Now I am not a snob, but I do believe that if you offer something to be consumed, and take payment for it, then you should have some basic idea of how to serve and prepare it. That's all I'm asking. And the old excuse “but we are not a tea-drinking country” does not really work any more, not in the heady international mix of modern Sweden.

It would be like an Irish waitress claiming that she “doesn’t really get this coffee stuff” while delivering to you raw coffee beans floating in custard, served in an old boot. It just doesn't cut it.

But there are, thankfully, a few places in Stockholm where proper tea is served. There are several good tea shops, and many cafes and museums are starting to come up to speed too, offering actual cups, black tea leaves and, if the planets are properly aligned, even teapots.

And to further thrill the tea-lovers, there are also a few specialist cafes that offer classic English afternoon tea, complete with proper china cups, tiered cake stands and fluffy scones slathered with clotted cream and lemon curd.

Story continues below…

So things are definitely looking up on the tea front. But I won't get my hopes up quite yet, and will continue to carry a small emergency supply of proper tea-bags with me wherever I go in the Nordic realms.

Because when it comes to tea, you can never be too careful.

Paddy's tips: I have personally managed to find real tea in Stockholm at Afternoon Tea on Dalgatan 36, Classic Tea Room on Rörstrandsgatan 25, Chaikhana on Svartmansgatan 26 in Gamla Stan (the Old Town), plus the wonderfully airy cafe at the National Museum. And much more tea information than you could ever require, about Stockholm and everywhere else, can be found at the excellent Teatropolitan Times blog.

Paddy has been shipwrecked in Sweden since 1997. His musings and ramblings can be found here.

The Local (news@thelocal.se)

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Your comments about this article

22:42 November 17, 2009 by Nemesis
This is a good one.

Last year I tried to serve tea from a teapot to some swedes in my partment.

From there reaction, I may as well have tried to poison them.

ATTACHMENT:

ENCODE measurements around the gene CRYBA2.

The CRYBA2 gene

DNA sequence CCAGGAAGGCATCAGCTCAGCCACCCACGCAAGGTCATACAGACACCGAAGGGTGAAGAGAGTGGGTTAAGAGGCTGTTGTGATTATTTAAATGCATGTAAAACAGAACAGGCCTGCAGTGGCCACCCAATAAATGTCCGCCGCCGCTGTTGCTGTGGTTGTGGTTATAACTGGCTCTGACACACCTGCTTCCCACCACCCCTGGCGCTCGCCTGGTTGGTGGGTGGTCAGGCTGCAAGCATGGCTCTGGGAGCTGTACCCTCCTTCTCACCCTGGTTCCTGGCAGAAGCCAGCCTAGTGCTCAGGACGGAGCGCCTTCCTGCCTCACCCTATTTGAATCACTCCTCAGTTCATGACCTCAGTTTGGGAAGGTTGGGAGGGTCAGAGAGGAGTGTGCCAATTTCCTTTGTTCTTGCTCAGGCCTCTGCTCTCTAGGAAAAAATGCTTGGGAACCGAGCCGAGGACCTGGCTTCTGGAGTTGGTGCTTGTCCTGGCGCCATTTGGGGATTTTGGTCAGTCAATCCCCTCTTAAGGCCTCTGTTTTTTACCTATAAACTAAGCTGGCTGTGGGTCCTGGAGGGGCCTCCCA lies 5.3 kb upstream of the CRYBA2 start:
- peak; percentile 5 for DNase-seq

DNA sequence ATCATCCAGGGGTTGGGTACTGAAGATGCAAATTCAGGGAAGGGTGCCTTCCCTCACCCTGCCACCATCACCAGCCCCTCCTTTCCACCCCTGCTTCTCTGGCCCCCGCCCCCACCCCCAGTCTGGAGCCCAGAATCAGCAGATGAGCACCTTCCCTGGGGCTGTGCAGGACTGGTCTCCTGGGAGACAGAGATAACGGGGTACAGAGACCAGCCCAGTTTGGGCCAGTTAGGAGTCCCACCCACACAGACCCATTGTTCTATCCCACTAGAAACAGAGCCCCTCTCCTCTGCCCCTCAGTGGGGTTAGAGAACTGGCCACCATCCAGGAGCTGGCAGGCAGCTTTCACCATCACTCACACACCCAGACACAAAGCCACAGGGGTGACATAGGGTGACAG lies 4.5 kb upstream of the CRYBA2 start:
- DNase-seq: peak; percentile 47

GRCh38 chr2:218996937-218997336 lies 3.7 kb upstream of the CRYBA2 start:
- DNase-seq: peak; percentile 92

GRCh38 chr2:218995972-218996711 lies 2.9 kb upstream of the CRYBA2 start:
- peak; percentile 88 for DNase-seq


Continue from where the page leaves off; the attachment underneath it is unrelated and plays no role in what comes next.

I spent nesxt two hours tryting to explain that in Ireland and the UK a teapot is used to serve tea and that it is not a weapon, insult, etc.

I actually have an old large irish kettle/teapot that can hold about 15 litres in my storage. I am seriously considering using that the next time I have Swedish visitors:)
03:09 November 18, 2009 by joshthorne
I'm glad someone has finally had the courage to say this. I totally agree that asking for a cup of tea in Sweden is like asking for a Janssons Frestelse in the UK. I mean, even if you get potato gratin in front of you, it's still missing the anchovies and onion!
09:41 November 18, 2009 by Streja
Hmmm Swedes use teapots more than Brits actually. I grew up drinking tea like that.

In the UK I just get a cup with a teabag.
10:03 November 18, 2009 by "green Swede"
bullseye,sure ya can't beat the normal stuff,and it is true we did drink it from our baby's bottles when we were very young back home.I can't stand what I call the perfumed teas as I call them,and find an english breakfast or in my more adventerous moments,an earl grey to be the most similar to the teas back home.my three yr old already enjoys a daily cuppa although at this point it's more a matter of would you like a drop of tea with your milk? btw,you cant go wrong serving it in a teapot.
16:29 November 18, 2009 by Rick Methven
Funny thing is when we lived in the UK we used to bring Zoega coffee from Sweden as the coffee in the UK was insipid.